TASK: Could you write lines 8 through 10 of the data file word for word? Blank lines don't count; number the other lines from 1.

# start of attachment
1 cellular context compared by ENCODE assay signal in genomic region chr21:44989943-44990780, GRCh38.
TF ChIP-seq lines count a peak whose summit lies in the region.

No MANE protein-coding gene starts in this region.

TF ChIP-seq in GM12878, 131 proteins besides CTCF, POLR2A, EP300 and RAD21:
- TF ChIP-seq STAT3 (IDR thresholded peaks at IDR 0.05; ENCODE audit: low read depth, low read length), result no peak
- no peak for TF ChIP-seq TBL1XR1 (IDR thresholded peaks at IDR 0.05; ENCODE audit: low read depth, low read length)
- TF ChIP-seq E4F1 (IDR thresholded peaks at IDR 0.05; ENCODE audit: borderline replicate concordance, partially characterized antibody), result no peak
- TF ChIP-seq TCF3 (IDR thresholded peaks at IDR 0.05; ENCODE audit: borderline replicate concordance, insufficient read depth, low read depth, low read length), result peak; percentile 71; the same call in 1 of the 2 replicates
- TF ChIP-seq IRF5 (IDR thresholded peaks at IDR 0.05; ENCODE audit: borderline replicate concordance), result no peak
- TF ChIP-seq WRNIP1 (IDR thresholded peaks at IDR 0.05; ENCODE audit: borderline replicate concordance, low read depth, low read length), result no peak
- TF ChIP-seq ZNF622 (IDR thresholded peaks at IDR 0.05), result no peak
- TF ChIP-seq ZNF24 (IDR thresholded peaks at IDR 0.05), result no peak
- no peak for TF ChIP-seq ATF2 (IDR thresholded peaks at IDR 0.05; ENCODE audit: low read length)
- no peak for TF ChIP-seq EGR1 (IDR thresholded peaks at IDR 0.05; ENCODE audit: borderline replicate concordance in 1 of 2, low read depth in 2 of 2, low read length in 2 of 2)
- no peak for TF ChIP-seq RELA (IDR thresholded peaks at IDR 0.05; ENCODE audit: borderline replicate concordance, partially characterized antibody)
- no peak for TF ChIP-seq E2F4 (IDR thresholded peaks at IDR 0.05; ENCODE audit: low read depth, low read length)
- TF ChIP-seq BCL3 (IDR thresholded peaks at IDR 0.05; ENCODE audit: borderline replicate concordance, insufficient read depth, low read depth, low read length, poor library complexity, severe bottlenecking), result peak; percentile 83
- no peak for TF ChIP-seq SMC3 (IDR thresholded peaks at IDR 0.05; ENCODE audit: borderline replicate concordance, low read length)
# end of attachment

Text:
- TF ChIP-seq TCF3 (IDR thresholded peaks at IDR 0.05; ENCODE audit: borderline replicate concordance, insufficient read depth, low read depth, low read length), result peak; percentile 71; the same call in 1 of the 2 replicates
- TF ChIP-seq IRF5 (IDR thresholded peaks at IDR 0.05; ENCODE audit: borderline replicate concordance), result no peak
- TF ChIP-seq WRNIP1 (IDR thresholded peaks at IDR 0.05; ENCODE audit: borderline replicate concordance, low read depth, low read length), result no peak